Amoeba now support front-loading evolution

 

I told you tyrosine kinases were old. It has now been discovered in amoeba, along with machinery to help front load the emergence of the immune system:

From Clarke M et al., Genome of Acanthamoeba castellanii highlights extensive lateral gene transfer and early evolution of tyrosine kinase signaling.  Genome Biol. 2013 Feb 1;14(2):R11

BACKGROUND: The Amoebozoa constitute one of the primary divisions of eukaryotes encompassing taxa of both biomedical and evolutionary importance, yet its genomic diversity remains largely unsampled. Here we present an analysis of a whole genome assembly of Acanthamoeba castellanii (Ac) the first representative from a solitary free-living amoebozoan.

RESULTS:

Ac encodes 15,455 compact intron rich genes a significant number of which are predicted to have arisen through interkingdom lateral gene transfer (LGT). A majority of the LGT candidates have undergone a substantial degree of intronization and Ac appears to have incorporated them into established transcriptional programs. Ac manifests a complex signaling and cell communication repertoire including a complete tyrosine kinase signaling toolkit and a comparable diversity of predicted extracellular receptors to that found in the facultatively multicellular dictyostelids. An important environmental host of a diverse range of bacteria and viruses, Ac utilizes a diverse repertoire of predicted pattern recognition receptors many with predicted orthologous functions in the innate immune systems of higher organisms.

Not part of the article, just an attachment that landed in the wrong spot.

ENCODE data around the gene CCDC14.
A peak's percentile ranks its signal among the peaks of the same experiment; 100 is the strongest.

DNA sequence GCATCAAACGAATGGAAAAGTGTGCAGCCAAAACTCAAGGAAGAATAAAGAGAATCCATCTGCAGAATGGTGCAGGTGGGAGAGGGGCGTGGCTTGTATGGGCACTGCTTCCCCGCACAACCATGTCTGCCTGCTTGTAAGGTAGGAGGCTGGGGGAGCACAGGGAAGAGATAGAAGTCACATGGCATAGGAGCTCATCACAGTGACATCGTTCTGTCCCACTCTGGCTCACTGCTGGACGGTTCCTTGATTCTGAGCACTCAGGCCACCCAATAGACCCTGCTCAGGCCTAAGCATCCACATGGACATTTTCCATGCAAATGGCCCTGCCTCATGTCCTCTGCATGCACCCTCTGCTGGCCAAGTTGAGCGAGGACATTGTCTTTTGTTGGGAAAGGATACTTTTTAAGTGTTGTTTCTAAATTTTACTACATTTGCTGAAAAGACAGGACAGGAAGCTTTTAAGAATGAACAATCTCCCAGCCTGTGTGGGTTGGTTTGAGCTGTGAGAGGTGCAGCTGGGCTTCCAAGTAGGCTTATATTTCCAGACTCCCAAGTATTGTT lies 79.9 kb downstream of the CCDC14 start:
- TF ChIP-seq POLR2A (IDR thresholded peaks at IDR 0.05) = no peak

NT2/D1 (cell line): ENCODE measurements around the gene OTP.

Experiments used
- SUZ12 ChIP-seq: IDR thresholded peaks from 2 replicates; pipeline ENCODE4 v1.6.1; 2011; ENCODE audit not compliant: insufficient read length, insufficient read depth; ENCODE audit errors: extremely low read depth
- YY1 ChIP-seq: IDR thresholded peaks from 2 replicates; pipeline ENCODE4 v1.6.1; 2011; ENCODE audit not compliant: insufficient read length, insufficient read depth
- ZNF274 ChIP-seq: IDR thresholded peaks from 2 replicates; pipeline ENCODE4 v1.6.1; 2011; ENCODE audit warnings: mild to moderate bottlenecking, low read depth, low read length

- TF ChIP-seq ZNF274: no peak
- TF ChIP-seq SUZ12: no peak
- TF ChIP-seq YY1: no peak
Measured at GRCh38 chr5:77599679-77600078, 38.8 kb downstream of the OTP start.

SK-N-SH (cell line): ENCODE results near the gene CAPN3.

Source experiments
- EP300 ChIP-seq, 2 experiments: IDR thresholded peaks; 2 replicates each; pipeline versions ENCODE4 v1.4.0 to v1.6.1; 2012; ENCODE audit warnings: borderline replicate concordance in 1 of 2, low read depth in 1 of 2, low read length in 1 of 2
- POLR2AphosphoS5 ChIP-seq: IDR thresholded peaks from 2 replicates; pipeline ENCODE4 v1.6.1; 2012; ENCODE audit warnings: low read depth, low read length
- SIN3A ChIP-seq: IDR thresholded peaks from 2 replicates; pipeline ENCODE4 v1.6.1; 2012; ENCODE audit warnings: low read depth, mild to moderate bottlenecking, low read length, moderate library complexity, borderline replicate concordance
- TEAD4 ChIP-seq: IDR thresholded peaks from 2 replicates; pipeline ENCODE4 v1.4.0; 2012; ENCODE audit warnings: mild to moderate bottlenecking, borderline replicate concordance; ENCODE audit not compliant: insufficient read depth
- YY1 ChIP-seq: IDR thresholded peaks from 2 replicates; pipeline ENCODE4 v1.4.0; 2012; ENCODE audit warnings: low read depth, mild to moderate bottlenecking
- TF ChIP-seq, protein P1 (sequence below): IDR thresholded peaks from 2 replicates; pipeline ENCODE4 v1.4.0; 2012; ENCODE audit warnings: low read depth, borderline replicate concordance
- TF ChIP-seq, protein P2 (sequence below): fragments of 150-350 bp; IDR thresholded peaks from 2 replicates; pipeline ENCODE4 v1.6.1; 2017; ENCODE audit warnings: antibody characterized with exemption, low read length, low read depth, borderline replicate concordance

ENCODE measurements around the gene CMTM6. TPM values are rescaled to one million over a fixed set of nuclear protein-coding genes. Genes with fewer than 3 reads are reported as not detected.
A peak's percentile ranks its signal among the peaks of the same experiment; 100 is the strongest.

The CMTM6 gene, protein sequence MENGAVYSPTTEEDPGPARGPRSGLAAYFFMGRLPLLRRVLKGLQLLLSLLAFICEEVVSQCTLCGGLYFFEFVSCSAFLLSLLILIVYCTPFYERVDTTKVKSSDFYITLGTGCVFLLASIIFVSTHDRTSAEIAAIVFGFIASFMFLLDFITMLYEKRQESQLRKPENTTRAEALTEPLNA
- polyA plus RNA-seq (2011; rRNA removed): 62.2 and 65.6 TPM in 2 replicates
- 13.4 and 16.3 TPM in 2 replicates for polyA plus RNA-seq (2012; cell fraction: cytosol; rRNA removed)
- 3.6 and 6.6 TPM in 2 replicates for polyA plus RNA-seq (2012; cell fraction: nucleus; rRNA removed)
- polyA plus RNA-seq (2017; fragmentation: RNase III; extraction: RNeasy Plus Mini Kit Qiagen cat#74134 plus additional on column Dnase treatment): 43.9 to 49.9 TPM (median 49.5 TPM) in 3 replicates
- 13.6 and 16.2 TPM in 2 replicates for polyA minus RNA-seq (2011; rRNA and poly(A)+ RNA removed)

CONCLUSIONS:

Our analysis highlights the important role of LGT in the biology of Ac and in the diversification of microbial eukaryotes. The early evolution of a key signaling facility implicated in the evolution of metazoan multicellularity strongly argues for its emergence early in the Unikont lineage. Overall the availability of an Ac genome should aid in deciphering the biology of the Amoebozoa and facilitate functional genomic studies in this important model organism and environmental host.

Remind me again why I am supposed to be wrong about the hypothesis of front-loading evolution?

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6 responses to “Amoeba now support front-loading evolution

  1. This is silly. Your statement, “I told you tyrosine kinases were old”, cannot be taken seriously, because evolutionists predicted tyrosine kinases were old. Indeed, evolutionists predict that most protein-signalling mechanisms evolved when our ancestors had very large population sizes, e.g. when they were once-celled, which permits more rapid exploration of sequence space for proteins. Complicated protein-signalling mechanisms or highly specific enzymatic functions must be old, but beneficial when they first appeared– this is a prediction of evolutionary theory, and it’s played out so far. Ed Marcotte at UT Austin has published a lot on deep homology.